Court of Appeals of Texas, Fifth District, Dallas
Appeal from the 255th Judicial District Court Dallas County,
Texas Trial Court Cause No. DF-09-15331
Justices Lang-Miers, Brown, and Boatright
suit affecting the parent-child relationship, Mother appeals
orders modifying child support and enjoining Maternal
Grandfather from unsupervised access to her child, J.D.A. For
the following reasons, we modify the trial court's final
order in part, reverse it in part, and remand the case to the
trial court for further proceedings consistent with this
and Father, parents of J.D.A., divorced in August 2011.
Before the divorce, Father reported an outcry by J.D.A. of
sexual misconduct by Maternal Grandfather. Child Protective
Services (CPS) investigated the matter, which it resolved as
"unable to determine." In the divorce proceeding,
Father requested that Maternal Grandfather's access to
J.D.A. be supervised. Following trial, the trial court signed
a divorce decree appointing Mother and Father as joint
managing conservators, giving Mother the exclusive right to
designate the primary residence, and ordering Father to pay
$1500 monthly for child support. The decree further denied
Father's request that Maternal Grandfather's access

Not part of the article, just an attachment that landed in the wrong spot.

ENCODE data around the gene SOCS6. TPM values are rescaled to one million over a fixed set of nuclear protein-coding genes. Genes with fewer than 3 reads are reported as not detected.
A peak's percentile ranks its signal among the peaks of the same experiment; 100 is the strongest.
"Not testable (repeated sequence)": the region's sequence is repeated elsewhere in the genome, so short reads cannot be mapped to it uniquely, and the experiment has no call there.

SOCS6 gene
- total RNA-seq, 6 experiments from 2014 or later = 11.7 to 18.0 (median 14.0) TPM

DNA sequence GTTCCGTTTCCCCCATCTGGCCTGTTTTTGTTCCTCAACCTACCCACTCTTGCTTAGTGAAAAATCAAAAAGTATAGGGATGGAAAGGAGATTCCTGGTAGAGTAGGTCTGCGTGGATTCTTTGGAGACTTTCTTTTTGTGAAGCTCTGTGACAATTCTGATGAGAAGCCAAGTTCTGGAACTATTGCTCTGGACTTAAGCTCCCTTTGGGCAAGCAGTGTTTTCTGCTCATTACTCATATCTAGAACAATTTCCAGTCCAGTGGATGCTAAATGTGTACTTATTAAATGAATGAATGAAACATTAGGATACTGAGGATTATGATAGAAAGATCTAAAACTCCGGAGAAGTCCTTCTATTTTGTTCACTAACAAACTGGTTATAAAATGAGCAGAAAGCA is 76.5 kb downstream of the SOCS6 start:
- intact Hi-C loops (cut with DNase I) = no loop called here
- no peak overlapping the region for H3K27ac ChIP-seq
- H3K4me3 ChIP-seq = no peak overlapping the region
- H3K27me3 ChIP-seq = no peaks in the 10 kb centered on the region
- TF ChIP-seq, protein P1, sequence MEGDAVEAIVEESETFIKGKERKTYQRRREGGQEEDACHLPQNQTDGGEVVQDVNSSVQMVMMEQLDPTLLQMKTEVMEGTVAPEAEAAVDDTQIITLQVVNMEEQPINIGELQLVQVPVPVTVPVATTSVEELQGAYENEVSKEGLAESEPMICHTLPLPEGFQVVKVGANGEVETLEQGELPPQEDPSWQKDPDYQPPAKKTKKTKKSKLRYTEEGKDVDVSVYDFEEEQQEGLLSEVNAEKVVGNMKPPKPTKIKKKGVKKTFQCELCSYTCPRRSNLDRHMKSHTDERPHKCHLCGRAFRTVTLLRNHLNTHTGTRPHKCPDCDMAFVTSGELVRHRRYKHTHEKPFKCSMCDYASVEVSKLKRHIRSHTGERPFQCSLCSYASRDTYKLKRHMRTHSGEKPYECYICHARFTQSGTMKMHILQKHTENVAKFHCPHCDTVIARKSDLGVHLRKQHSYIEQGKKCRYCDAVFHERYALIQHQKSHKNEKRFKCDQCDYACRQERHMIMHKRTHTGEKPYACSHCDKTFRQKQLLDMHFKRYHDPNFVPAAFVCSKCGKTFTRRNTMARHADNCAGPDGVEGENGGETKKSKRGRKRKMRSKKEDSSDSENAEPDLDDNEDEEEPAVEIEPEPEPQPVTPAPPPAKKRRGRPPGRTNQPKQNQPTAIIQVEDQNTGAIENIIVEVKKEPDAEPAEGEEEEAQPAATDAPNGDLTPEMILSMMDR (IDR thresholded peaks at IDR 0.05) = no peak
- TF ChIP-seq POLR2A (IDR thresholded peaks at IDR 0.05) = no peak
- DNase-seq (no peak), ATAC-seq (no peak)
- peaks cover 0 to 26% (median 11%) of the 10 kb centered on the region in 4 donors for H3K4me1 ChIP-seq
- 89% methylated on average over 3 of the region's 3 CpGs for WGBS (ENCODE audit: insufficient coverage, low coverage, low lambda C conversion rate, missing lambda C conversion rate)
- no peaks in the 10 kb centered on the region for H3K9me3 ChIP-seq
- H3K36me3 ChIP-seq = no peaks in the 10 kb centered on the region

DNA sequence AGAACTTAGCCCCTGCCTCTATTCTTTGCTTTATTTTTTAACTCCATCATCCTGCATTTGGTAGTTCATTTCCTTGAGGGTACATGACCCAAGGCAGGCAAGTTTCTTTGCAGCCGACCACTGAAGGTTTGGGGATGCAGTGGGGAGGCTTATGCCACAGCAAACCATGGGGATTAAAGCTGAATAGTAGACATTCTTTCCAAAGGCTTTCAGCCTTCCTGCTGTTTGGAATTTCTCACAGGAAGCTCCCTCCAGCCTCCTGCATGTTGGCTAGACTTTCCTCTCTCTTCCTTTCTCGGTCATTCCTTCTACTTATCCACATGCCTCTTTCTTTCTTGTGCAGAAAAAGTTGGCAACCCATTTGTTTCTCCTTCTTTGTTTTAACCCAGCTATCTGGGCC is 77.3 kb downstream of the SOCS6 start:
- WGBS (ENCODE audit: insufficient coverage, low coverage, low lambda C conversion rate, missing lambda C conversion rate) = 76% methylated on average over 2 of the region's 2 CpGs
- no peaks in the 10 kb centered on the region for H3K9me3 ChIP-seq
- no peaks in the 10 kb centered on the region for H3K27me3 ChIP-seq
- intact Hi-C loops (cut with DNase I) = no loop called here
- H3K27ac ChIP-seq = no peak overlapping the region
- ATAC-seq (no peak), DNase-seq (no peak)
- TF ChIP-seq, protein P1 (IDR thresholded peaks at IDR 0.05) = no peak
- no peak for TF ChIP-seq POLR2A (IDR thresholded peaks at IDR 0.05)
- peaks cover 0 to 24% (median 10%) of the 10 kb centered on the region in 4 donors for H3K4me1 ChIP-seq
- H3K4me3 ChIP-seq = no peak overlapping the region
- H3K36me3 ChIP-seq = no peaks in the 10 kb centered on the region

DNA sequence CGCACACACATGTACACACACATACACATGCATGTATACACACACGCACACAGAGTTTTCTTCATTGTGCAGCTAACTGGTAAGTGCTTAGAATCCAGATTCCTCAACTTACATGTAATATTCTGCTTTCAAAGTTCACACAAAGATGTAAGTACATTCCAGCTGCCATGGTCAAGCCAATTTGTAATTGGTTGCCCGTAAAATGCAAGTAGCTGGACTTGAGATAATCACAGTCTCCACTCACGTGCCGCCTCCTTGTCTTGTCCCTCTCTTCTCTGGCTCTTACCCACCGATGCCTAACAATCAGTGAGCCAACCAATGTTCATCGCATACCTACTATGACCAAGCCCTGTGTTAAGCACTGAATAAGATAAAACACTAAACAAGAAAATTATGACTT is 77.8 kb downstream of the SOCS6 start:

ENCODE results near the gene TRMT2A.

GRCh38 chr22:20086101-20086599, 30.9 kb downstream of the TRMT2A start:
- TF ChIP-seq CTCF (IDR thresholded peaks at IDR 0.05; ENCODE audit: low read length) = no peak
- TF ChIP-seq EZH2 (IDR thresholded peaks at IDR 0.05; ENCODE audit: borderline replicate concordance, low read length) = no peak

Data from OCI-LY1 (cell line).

to J.D.A. be supervised.
to a mediated settlement agreement, the trial court signed an
Agreed Final Order Relating to Suit to Modify Parent/Child
Relationship (Agreed Order) in November 2015. Mother and
Father remained joint managing conservators, and Father
continued to pay child support of $1500 per month. The Agreed
Order, however, gave Mother the exclusive right to designate
the primary residence, but only within the geographic
boundaries feeding into J.D.A.'s elementary school in
Coppell, Texas until Father resided within those boundaries.
Once Father moved within those boundaries, the Agreed Order
provided for a more equitable access and possession schedule.
And, following entry of the Agreed Order, Father moved into
the same Coppell apartment complex where Mother and J.D.A.
lived, triggering the new schedule.
three months later, Mother notified Father that she planned
to move to her parents' home in Arlington, Texas. In
response, Father filed a petition to modify parent-child
relationship and request for sanctions. Among other things,
Father requested that, should Mother move outside the
geographic boundaries described in the Agreed Order, he be
named sole managing conservator, J.D.A.'s residence and
all periods of possession remain within the Agreed
Order's geographical boundaries, Mother be ordered to pay
child support, and Maternal Grandfather be allowed only
supervised access to J.D.A.
trial court held a bench trial on Father's motion to
modify. Mother represented herself pro se. She testified that
she moved to her parents' house due to her financial
situation. She had worked as a self-employed certified public
accountant (CPA) on and off since 2003. She thought she may
have reported income of $15, 000 on her 2015 tax return, but
could not remember. She was earning an average of about $1000
per month at the time of trial. Her income depended on how
many hours she could work and varied each month. She had
suffered from Multiple Sclerosis (MS) since 2000. Her MS